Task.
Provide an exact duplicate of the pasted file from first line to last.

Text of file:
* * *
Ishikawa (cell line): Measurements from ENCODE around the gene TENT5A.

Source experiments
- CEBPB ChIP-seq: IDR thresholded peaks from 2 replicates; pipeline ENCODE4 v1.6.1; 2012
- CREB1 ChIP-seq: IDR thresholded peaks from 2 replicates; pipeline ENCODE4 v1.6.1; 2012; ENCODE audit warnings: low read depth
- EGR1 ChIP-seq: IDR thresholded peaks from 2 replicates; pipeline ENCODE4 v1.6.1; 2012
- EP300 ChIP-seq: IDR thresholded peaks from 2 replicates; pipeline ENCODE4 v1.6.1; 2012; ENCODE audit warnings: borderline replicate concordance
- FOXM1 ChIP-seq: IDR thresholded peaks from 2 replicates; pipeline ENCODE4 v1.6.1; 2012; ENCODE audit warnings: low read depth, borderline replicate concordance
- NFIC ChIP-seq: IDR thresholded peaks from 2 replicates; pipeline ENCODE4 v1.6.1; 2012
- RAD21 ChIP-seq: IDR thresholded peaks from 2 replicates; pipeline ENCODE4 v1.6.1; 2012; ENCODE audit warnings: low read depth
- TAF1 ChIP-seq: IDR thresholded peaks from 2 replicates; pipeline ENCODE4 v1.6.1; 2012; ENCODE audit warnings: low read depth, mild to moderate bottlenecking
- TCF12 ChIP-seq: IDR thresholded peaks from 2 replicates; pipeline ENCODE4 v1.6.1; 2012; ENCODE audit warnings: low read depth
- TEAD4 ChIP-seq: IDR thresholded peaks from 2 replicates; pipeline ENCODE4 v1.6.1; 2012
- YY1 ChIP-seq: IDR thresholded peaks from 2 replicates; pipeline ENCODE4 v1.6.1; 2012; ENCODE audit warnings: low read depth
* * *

Ishikawa (cell line): Measurements from ENCODE around the gene TENT5A.

Source experiments
- CEBPB ChIP-seq: IDR thresholded peaks from 2 replicates; pipeline ENCODE4 v1.6.1; 2012
- CREB1 ChIP-seq: IDR thresholded peaks from 2 replicates; pipeline ENCODE4 v1.6.1; 2012; ENCODE audit warnings: low read depth
- EGR1 ChIP-seq: IDR thresholded peaks from 2 replicates; pipeline ENCODE4 v1.6.1; 2012
- EP300 ChIP-seq: IDR thresholded peaks from 2 replicates; pipeline ENCODE4 v1.6.1; 2012; ENCODE audit warnings: borderline replicate concordance
- FOXM1 ChIP-seq: IDR thresholded peaks from 2 replicates; pipeline ENCODE4 v1.6.1; 2012; ENCODE audit warnings: low read depth, borderline replicate concordance
- NFIC ChIP-seq: IDR thresholded peaks from 2 replicates; pipeline ENCODE4 v1.6.1; 2012
- RAD21 ChIP-seq: IDR thresholded peaks from 2 replicates; pipeline ENCODE4 v1.6.1; 2012; ENCODE audit warnings: low read depth
- TAF1 ChIP-seq: IDR thresholded peaks from 2 replicates; pipeline ENCODE4 v1.6.1; 2012; ENCODE audit warnings: low read depth, mild to moderate bottlenecking
- TCF12 ChIP-seq: IDR thresholded peaks from 2 replicates; pipeline ENCODE4 v1.6.1; 2012; ENCODE audit warnings: low read depth
- TEAD4 ChIP-seq: IDR thresholded peaks from 2 replicates; pipeline ENCODE4 v1.6.1; 2012
- YY1 ChIP-seq: IDR thresholded peaks from 2 replicates; pipeline ENCODE4 v1.6.1; 2012; ENCODE audit warnings: low read depth